She went back to school for half days only for a good while.
If your DD has had anti biotics a prebiotic might be beneficial as well.
Oh the one other thing to remember is that her spleen is likely to be enlarged. So she should avoid contact sports or other activities where she might fall or be hit (my DD had to stop horse riding for a while after she started to feel better).
I had glandular fever as a teen and didn't fully recover until post uni. I echo what others have said about postponing the year at 16th form.
A friend also had glandular fever but her family got her a nutritionist which she kindly sent me the report. Basically cut out anything that's not good for the body and what is hard to digest. This included all dairy especially milk and red meat. I could feel myself picking up shortly after and sometimes have to go back to that report when i'm feeling down. I essentially survived on lentils, greens and whole wheat pasta for two years but it worked. It doesn't sound that great but I'd rather have that diet than be up in bed unable to move.
I really feel for your DD as it's awful. Wishing her a speedy recovery.
My eldest who had it badly, still years later, if he gets stressed at work run down especially in the winter gets sick really easily and takes longer to recover I do wonder if it is down to the glandular fever he had so badly. He is a keep fit fanatic, eats so healthily all the year round so cannot think what else to attribute it to.
I believe the virus stays in your system for the rest of your life and re- appears ( for want of a better word!) in times of stress. My mum also had it and we both get identical symptoms when we are over doing things. Glands swell up and you have an overwhelming sense of tiredness. It never truly goes away. I was hospitalized when I had so I assume I had a fairly bad dose of it. How is your daughter feeling now OP?
Hello - thank you for all your messages. We finally got the blood test results yesterday and it's confirmed as being glandular fever.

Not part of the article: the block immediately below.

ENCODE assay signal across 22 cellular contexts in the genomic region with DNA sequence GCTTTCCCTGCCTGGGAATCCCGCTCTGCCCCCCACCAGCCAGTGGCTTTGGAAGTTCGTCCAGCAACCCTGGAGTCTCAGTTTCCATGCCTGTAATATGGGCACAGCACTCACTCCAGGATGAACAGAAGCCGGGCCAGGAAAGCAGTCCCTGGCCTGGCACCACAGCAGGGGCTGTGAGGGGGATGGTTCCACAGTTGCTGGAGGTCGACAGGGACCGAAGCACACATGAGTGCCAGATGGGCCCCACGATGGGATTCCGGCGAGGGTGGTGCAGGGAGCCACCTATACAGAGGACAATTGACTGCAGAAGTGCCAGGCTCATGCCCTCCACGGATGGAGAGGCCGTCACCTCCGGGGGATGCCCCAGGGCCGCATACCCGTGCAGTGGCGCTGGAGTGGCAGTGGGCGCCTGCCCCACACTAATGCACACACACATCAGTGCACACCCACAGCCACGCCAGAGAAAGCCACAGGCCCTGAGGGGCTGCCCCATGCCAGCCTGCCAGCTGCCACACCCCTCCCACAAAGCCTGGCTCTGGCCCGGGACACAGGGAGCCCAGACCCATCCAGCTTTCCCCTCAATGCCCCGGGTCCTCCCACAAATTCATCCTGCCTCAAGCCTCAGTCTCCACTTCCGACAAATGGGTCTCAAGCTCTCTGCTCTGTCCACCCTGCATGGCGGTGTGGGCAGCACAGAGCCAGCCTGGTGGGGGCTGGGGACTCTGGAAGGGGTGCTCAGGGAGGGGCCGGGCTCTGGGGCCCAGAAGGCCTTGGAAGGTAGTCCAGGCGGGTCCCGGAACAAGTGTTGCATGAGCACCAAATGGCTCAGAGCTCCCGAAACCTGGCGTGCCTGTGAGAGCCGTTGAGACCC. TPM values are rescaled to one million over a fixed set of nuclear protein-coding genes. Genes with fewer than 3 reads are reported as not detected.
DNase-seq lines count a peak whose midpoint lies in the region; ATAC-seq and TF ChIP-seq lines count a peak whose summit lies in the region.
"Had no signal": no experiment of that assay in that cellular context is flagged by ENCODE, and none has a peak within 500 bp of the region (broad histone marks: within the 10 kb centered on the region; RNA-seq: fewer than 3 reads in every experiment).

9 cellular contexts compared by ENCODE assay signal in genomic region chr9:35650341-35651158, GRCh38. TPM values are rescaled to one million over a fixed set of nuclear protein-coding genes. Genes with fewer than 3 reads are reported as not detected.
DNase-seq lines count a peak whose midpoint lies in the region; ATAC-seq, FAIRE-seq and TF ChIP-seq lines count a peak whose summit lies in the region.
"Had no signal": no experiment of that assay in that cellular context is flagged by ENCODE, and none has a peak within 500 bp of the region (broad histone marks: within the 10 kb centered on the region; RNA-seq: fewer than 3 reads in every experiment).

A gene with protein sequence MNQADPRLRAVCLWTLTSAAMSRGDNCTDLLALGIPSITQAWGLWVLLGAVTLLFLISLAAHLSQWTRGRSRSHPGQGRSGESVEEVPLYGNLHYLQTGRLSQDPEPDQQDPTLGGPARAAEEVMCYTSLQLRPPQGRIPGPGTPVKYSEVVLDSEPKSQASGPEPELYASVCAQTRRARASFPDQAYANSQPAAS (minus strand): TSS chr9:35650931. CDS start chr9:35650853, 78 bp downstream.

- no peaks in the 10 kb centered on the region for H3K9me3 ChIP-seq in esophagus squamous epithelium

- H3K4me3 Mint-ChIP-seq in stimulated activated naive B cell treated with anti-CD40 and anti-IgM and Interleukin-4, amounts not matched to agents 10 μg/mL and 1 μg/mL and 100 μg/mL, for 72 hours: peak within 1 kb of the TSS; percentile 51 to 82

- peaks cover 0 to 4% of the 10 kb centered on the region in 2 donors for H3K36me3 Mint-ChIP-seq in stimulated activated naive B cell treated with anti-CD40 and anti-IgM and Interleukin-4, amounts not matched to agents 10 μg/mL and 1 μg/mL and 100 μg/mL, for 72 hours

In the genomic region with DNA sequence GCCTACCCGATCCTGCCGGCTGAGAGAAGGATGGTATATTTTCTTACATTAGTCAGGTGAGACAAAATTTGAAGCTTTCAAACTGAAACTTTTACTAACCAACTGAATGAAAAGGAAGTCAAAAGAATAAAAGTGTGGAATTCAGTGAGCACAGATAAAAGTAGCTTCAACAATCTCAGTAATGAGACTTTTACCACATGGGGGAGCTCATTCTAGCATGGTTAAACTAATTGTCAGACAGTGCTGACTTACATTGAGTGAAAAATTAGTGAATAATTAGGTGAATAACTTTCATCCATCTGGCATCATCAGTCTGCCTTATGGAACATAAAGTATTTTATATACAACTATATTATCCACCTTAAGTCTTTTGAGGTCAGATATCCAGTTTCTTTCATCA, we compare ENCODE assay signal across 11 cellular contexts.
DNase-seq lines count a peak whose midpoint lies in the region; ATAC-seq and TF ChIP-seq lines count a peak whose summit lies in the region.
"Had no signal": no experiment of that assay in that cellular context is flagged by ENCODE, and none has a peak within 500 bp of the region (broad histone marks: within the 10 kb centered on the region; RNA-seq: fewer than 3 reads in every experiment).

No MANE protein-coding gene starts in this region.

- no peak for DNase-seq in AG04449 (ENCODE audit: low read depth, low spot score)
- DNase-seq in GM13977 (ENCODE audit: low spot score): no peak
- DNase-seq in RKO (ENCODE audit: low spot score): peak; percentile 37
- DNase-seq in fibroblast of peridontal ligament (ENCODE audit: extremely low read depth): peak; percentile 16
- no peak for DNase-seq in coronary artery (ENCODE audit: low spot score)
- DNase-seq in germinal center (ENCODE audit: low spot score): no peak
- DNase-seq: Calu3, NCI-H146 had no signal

DD's still off school but a little bit brighter than she was a week or so ago. She's hoping to try and hour or two of school tomorrow and see how she goes. She's having reflexology which is helping, as well as taking Vitamin C and zinc, echinacea and iron (she's anaemic too).
It's just so frustrating that there's no cure and no quick fix!
Please be careful about letting your DD go back too soon. She really needs to be fully recovered or she risks relapsing, or worse still, have problems much longer term.
I had GF as a teen and suffered with mini relapses throughout my 20's and 30's. During the last 10 years I have been diagnosed with ME which has been attributed to the Glandular fever. It's a common trigger apparently.
Your DD really needs to listen to her body and as others have said, drop a year now, if need be, rather than try and push through.
Soluble co codamol or paracetamol that can be gargled for the pain
Difflam throat spray
Optibac pro biotics
Vit C (berocca)
^ I get all the above from Amazon
If she wakes with a dry throat then a humidifier in her bedroom at night will help
And of course...
as above + vit d3 which is an important one for cell metabolism.
plus possibly iron, if blood test showed deficiency.
good nutrition and enough rest.
hope she feels better soon. took me a couple of months to get back to almost normal.